Friday, June 19, 2009

Rights of Conscience

The US Constitution lays out fundamental rights that preserve individual religious liberties and freedoms of conscience. 

For decades, workers in all sectors of our society have enjoyed legal protections with regard to their religious liberties and freedom of conscience. Of course, this unfortunately hasn't completely obliterated discrimination in the workplace, but it does provide the legal framework to protect the individual and to prosecute those who infringe on these rights. In general, these laws require that recipients of federal funds comply with all non-discrimination laws regarding race, color, national origin, religion, gender, disability, sexual preference, etc... 

Various legislation has been passed that prohibit recipients of certain federal funds from discriminating against individuals or coercing individuals in the health care field from participating in actions they find morally or religiously objectionable. However, recently some groups have come to believe that rights of conscience and individual self determination apply to all, except those within the health care field. 

The piece of legislation in question is nothing new, but simply raises awareness to the fact that religious freedoms and rights of conscience against performing morally objectionable acts are, in fact, also protected.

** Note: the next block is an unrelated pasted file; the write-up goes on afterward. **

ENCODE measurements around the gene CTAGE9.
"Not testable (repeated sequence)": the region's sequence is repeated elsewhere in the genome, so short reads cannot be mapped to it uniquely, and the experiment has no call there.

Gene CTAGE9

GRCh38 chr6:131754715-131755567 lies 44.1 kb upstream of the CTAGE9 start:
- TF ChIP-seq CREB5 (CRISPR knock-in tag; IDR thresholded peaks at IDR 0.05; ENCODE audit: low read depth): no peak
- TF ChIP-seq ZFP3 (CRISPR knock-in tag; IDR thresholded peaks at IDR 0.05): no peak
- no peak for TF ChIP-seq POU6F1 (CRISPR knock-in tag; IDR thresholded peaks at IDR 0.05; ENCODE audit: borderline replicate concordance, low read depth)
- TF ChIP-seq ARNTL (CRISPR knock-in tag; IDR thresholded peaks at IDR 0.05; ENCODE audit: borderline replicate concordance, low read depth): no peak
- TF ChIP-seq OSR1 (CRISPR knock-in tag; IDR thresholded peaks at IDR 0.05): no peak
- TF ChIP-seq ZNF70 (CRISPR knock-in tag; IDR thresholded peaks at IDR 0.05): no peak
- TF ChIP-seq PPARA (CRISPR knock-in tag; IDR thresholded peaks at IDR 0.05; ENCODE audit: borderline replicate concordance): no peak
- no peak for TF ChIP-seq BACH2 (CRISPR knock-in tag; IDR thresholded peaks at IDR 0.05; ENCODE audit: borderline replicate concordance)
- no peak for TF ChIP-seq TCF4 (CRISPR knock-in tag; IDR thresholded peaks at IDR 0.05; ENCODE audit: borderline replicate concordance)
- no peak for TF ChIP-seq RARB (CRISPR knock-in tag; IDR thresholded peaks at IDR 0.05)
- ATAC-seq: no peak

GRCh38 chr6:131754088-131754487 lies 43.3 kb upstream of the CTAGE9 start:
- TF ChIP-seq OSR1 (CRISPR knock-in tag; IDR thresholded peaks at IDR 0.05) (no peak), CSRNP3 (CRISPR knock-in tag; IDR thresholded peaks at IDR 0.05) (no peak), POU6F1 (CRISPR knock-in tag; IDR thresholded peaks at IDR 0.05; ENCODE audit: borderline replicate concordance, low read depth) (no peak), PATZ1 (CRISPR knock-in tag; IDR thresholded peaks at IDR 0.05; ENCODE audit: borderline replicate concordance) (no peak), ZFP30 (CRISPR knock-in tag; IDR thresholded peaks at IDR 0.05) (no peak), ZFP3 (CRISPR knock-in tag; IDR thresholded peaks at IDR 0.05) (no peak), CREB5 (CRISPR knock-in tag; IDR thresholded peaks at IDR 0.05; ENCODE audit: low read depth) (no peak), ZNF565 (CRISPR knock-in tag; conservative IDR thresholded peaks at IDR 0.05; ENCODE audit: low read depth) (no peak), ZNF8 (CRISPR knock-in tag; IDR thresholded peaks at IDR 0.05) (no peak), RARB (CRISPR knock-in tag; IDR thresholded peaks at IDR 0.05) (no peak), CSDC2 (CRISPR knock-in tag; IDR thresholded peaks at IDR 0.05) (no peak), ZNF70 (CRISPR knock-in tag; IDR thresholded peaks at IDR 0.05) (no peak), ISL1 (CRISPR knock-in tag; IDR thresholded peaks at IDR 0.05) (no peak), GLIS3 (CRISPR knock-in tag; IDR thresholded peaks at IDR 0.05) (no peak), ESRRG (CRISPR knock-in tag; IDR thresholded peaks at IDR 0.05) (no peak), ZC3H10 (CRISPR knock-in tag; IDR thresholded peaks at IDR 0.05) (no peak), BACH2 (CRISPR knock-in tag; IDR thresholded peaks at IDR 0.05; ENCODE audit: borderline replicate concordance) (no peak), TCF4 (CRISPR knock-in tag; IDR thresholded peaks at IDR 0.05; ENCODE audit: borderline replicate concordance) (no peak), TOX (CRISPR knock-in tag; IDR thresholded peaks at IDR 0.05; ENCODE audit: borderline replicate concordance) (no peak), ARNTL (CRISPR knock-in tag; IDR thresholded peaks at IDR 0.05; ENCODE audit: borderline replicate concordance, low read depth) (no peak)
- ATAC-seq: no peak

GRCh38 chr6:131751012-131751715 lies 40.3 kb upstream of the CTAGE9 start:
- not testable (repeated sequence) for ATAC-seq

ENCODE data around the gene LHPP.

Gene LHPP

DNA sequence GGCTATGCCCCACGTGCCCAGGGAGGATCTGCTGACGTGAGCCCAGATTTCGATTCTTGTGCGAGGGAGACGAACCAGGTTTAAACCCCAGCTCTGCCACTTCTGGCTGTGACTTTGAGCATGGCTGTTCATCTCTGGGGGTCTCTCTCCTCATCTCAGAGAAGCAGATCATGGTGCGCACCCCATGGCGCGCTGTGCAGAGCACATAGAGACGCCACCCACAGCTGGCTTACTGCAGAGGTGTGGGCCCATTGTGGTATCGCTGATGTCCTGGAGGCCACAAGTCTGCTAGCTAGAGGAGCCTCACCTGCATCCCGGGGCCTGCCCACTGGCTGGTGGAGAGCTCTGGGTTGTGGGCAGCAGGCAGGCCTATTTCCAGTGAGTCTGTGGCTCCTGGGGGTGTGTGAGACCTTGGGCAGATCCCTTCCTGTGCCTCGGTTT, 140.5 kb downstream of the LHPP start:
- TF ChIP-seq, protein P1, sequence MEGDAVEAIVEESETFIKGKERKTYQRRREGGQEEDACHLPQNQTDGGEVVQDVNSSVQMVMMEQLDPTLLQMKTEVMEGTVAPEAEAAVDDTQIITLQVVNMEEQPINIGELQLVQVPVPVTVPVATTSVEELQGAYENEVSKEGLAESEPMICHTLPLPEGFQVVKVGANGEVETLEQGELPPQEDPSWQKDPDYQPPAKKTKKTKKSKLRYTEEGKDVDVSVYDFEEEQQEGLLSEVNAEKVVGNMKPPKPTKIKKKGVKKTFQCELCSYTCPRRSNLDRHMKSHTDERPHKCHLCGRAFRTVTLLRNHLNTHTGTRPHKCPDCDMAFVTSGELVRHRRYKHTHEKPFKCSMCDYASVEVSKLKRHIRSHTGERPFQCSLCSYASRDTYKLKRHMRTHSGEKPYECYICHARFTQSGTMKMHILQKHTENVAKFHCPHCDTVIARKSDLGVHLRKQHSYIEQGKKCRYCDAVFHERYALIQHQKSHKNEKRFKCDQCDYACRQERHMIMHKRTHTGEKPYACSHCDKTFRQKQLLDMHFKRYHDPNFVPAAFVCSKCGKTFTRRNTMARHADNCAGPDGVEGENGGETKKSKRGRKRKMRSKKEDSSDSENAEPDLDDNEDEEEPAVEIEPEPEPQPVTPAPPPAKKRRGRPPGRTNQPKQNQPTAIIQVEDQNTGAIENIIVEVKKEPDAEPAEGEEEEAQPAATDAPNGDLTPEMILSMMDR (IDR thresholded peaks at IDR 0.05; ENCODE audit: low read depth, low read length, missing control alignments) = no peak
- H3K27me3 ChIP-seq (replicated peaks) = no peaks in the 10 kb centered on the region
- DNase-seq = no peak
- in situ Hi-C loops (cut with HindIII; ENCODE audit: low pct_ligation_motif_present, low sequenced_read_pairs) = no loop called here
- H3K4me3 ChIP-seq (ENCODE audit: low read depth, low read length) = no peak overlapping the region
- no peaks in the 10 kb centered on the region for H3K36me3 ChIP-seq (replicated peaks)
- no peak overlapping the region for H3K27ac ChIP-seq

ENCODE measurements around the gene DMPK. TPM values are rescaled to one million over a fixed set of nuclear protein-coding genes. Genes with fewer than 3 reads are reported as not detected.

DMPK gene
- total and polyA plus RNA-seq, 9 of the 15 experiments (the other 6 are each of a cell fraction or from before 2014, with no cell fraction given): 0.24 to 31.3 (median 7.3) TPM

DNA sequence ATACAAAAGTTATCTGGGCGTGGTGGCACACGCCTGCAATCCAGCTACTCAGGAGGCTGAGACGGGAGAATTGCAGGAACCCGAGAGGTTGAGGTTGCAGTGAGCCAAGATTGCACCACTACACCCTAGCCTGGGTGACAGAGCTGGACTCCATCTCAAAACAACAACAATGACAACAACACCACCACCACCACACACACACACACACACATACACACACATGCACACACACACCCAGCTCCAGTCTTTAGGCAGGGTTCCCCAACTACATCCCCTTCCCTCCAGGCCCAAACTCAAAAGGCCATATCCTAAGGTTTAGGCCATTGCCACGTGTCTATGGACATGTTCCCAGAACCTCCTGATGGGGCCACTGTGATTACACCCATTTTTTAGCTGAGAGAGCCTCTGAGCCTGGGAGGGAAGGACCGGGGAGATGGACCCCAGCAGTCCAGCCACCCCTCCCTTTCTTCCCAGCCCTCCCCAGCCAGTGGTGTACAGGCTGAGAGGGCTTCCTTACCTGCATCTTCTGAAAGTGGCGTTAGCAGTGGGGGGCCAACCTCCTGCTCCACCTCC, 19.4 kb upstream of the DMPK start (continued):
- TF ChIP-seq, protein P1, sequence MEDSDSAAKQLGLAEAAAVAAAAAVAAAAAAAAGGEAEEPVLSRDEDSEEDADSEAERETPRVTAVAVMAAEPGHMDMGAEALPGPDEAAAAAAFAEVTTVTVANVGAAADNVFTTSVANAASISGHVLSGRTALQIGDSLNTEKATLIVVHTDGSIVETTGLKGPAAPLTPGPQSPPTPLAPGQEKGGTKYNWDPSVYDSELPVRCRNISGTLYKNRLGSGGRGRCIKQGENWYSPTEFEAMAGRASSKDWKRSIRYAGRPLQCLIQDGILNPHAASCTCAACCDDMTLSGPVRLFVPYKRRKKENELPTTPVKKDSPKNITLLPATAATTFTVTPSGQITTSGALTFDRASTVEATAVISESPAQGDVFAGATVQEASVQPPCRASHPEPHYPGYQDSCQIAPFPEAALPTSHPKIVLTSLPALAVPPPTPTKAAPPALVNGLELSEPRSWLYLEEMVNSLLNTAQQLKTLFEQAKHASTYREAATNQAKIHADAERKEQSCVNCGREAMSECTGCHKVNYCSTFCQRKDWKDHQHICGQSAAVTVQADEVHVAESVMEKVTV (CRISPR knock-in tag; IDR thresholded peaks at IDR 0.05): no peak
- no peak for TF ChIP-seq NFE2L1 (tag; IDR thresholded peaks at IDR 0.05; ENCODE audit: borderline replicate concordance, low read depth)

A few examples: The Conscience Clauses in various legislation throughout the 1970s restate the same. The Public Health Service Act of 1996 signed by WJ Clinton reinforces these laws. The Weldon Amendment of the Consolidated Appropriations Act in 2005 and 2008 as signed by GW Bush also strengthens these laws of our land. 

The most recent piece of legislation as signed by GW Bush and as castigated by BH Obama simply clarifies and further defines these specific laws which are already in effect, and have been so for almost 4 decades. These laws apply to hospitals, nursing homes, medical schools, dental schools, pharmacy schools, nursing schools, home health care services, etc.... and applies to an individual's rights of conscience with regards to elective sterilization, abortion, euthanasia, etc... 

The ACLU, Planned Parenthood, and other organizations and groups want to demand tolerance in all things except those things which are morally objectionable to Christians. In those areas they are insistent on compelling everyone to take part in some form or fashion, in abortion and sterilization, and eventually euthanasia. 

For some, the right of a woman to abort her child supercedes a physician's right and obligation to be true to his or her own conscience and his or her God. That is backwards. We cannot force people to act in a way to which they are strongly opposed. 

In fact, we take an oath to "do no harm, take part in no euthanasia or execution, perform no abortion, have no sexual relations with a patient, and to preserve the purity of life". Over the past 30 years many medical schools have abandoned this oath. Today only 14% of the oaths medical students take prohibit euthanasia, 8% prohibit abortion, and 3% sexual contact with a patient. 

We are losing our ethical bearing as a profession, as a society, and as a nation. These are important decisions that will determine how far the slippery slope we slide. Unfortunately, we are gaining speed with not much left to slow us.

No comments: